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Our Crack Tongue & Groove

cowboysweden.jpg The best album of the 1970s?

Lee Hazelwood’s ‘Cowboy in Sweden’ was released in 1970, which, by my calculations, means that it’s celebrating its 50th anniversary this year.

Born in Oklahoma in 1929 Lee Hazelwood would go on to serve the US military during the Korean War. Following his discharge he worked as disc jockey before forming a fruitful partnership with the pioneering guitarist Duane Eddy, co-writing and producing a string of hit instrumental singles including ‘Rebel-Rouser’ and ‘Peter Gunn’.

It’s for his work with Nancy Sinatra, however, that he is probably best remembered. He wrote her signature hit ‘These Boots Are Made For Walkin’’ and in 1968 the pair recorded ‘Nancy & Lee’, an album that fused country, pop and psychedelia (it featured the classic ‘Some Velvet Morning’, which still gets a regular airing on Radio Six Music.)

In 1970, at the height of his fame and influence, he upped sticks for Sweden. One unsubstantiated account had it that Frank Sinatra had put the mob on to him, believing that he had grown rather too close to Nancy. Others said that he had gone mad, or become a monk. As it turns out, he was building a career in television and working with the Swedish director Torbjörn Akelmann. The first fruits of this collaboration was the TV special ‘Cowboy in Sweden’. This featured Hazelwood originals alongside often incongruous visuals (‘Pray Them Bars Away’ – a prison ballad – plays out over a group of polar bears frolicking in the Scandinavian sun). The film has largely been forgotten (it has only two user reviews on imdb.com) but the reputation of the album it spawned continues to rack up critical plaudits. It features duets with Nina Lizell, which wouldn’t have sounded out of place on the ‘Nancy & Lee’ album; a psych folk take on his orchestral country sound (the aforementioned ‘Pray Them Bars Away’); the Scott Walker-like ‘The Night Before’ (a romantic melodrama that sees a regret-filled lover surrounded by “empty wine bottles, standing accusing on the floor”); and ‘Vem Kan Segla’, which sounds like a Swedish chanson as performed by Leonard Cohen. The whole thing is giving extra heft through judicious deployment of harpsichords, horns, and Hazelwood’s louche, hipster on a horse, baritone.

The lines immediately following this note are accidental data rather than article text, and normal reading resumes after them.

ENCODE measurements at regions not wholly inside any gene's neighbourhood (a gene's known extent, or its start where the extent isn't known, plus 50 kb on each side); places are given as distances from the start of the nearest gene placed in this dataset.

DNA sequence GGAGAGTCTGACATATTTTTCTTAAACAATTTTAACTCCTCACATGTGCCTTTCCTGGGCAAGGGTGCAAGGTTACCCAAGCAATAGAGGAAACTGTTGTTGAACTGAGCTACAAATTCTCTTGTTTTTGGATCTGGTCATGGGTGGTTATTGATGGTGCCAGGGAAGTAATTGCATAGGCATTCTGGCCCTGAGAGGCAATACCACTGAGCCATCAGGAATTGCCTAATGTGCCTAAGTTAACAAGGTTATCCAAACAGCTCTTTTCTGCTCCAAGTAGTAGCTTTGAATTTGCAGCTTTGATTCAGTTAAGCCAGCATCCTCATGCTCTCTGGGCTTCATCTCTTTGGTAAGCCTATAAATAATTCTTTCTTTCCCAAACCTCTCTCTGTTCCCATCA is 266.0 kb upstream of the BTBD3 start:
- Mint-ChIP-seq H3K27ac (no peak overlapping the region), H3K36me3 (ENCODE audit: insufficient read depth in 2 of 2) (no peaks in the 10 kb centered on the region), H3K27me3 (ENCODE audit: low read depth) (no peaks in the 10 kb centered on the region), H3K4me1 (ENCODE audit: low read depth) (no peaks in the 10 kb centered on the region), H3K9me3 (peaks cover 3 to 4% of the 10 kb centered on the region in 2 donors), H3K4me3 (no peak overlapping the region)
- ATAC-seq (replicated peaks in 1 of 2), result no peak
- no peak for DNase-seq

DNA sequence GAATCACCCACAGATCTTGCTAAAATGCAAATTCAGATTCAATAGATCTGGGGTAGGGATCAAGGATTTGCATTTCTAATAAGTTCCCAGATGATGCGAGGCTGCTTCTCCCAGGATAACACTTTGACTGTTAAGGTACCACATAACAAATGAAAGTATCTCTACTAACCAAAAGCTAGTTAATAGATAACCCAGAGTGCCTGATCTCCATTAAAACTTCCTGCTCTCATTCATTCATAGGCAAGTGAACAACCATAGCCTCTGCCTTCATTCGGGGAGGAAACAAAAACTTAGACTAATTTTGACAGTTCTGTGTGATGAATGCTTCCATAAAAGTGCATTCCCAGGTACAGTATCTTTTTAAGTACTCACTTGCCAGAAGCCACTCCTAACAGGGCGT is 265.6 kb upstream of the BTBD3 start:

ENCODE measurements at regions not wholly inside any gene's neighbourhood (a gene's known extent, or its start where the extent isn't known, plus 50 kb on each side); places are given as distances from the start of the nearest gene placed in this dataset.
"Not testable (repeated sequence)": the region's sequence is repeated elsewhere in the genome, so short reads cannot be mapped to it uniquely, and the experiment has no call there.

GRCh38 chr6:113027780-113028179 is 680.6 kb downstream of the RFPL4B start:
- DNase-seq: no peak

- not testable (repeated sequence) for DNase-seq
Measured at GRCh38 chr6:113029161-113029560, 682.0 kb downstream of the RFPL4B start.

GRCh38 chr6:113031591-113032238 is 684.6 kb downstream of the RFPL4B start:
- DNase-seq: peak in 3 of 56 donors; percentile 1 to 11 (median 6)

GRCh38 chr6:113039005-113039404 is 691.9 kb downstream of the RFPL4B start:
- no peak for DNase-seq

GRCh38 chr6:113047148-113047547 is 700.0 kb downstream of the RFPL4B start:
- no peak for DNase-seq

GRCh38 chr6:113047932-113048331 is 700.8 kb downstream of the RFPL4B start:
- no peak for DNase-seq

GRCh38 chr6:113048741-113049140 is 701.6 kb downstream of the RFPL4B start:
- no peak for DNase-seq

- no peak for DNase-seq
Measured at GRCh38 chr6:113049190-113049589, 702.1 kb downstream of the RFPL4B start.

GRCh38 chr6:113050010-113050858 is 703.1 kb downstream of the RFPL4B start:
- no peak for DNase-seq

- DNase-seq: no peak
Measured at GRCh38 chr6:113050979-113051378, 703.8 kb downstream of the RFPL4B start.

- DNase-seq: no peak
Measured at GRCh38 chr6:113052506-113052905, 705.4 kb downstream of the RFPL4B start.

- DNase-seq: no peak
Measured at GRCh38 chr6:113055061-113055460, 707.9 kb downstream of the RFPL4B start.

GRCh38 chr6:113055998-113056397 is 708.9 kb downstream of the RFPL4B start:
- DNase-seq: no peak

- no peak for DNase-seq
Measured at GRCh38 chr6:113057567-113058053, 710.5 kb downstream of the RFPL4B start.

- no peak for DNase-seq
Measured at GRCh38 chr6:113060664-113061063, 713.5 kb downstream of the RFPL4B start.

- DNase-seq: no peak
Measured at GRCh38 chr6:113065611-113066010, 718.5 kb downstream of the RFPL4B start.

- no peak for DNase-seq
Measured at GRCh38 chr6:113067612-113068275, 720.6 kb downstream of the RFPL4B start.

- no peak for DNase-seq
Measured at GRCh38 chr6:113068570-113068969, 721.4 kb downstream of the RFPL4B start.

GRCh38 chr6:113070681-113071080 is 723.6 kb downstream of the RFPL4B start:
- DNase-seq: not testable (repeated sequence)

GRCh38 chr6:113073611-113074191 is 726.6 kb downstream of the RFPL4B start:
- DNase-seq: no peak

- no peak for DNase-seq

His record sales fell off a cliff somewhat in the 1970s, but when he made a comeback in 1995, and toured with Nancy Sinatra, he realised that a new generation of artists, from Tindersticks to Primal Scream, were singing his praises. He died in 2007, but his legacy continues to grow, a legacy that includes ‘Cowboy in Sweden’, perhaps the finest 1970s album of them all.

Note: The actual best album of the 1970s is Joni Mitchell’s ‘Blue’, AND David Bowie’s ‘Low’, AND the Saturday Night Fever soundtrack.